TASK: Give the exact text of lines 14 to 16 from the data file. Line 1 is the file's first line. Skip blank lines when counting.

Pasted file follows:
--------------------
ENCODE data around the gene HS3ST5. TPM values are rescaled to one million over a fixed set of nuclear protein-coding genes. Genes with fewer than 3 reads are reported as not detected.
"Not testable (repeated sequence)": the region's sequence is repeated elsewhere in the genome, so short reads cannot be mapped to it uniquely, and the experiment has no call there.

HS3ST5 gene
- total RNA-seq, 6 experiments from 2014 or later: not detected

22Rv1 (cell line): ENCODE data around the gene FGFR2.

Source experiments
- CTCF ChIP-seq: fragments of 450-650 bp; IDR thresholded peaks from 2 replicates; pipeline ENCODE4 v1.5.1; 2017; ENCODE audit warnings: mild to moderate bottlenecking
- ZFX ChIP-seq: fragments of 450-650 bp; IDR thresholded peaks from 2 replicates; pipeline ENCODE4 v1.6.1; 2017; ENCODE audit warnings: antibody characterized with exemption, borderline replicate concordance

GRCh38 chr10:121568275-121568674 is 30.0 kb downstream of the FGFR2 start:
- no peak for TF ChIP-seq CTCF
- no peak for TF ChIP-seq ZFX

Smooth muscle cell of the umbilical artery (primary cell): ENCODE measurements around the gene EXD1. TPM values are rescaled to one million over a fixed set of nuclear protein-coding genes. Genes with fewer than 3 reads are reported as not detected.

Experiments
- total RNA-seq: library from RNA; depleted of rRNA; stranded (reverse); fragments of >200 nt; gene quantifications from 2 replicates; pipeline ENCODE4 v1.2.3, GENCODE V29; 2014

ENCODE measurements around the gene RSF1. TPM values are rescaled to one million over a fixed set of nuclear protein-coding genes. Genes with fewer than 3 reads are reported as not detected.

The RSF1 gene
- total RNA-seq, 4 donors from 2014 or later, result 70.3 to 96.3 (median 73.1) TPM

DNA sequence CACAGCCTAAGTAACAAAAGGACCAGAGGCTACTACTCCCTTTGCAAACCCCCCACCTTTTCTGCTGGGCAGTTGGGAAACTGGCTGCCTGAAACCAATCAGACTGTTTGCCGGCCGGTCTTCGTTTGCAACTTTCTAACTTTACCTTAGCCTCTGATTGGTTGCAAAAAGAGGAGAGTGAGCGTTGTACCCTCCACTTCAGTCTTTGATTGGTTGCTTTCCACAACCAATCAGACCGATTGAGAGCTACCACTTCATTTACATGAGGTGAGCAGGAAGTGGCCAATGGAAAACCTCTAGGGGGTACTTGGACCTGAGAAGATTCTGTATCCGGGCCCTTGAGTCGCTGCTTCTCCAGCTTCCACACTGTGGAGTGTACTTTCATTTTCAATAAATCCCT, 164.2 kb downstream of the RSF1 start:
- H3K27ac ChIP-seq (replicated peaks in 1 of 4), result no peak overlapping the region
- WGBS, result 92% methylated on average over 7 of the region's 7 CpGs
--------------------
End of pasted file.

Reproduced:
- total RNA-seq: library from RNA; depleted of rRNA; stranded (reverse); fragments of >200 nt; gene quantifications from 2 replicates; pipeline ENCODE4 v1.2.3, GENCODE V29; 2014

ENCODE measurements around the gene RSF1. TPM values are rescaled to one million over a fixed set of nuclear protein-coding genes. Genes with fewer than 3 reads are reported as not detected.

The RSF1 gene